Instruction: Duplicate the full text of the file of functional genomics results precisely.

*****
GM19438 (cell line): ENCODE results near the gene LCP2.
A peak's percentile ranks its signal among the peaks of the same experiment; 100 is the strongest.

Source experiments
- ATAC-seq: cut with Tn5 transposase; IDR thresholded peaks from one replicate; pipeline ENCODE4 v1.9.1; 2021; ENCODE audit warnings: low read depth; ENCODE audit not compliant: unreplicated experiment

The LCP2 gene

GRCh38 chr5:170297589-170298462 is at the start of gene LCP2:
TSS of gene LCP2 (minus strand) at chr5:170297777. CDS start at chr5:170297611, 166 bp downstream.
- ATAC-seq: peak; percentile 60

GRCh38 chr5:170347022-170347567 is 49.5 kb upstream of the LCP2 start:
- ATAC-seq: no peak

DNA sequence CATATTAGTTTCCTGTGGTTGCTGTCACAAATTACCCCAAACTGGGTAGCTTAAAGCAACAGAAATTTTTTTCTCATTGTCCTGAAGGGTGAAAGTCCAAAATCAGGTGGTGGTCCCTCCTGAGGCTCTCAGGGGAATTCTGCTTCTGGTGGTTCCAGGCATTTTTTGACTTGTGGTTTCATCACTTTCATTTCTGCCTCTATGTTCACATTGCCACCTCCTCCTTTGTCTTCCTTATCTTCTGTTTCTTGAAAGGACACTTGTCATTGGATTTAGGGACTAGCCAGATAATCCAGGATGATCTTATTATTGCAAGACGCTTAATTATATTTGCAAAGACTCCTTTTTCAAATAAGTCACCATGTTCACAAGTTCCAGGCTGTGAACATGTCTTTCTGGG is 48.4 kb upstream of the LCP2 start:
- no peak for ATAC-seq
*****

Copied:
GM19438 (cell line): ENCODE results near the gene LCP2.
A peak's percentile ranks its signal among the peaks of the same experiment; 100 is the strongest.

Source experiments
- ATAC-seq: cut with Tn5 transposase; IDR thresholded peaks from one replicate; pipeline ENCODE4 v1.9.1; 2021; ENCODE audit warnings: low read depth; ENCODE audit not compliant: unreplicated experiment

The LCP2 gene

GRCh38 chr5:170297589-170298462 is at the start of gene LCP2:
TSS of gene LCP2 (minus strand) at chr5:170297777. CDS start at chr5:170297611, 166 bp downstream.
- ATAC-seq: peak; percentile 60

GRCh38 chr5:170347022-170347567 is 49.5 kb upstream of the LCP2 start:
- ATAC-seq: no peak

DNA sequence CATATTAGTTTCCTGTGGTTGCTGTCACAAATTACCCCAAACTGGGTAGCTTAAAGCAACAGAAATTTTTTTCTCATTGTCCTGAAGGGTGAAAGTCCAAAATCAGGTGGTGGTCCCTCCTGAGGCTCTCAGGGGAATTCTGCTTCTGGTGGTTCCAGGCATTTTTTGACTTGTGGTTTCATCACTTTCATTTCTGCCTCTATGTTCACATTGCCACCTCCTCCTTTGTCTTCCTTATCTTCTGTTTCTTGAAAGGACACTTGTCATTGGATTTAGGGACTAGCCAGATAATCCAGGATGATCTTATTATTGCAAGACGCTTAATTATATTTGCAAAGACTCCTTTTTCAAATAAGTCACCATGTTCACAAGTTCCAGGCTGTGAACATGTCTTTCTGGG is 48.4 kb upstream of the LCP2 start:
- no peak for ATAC-seq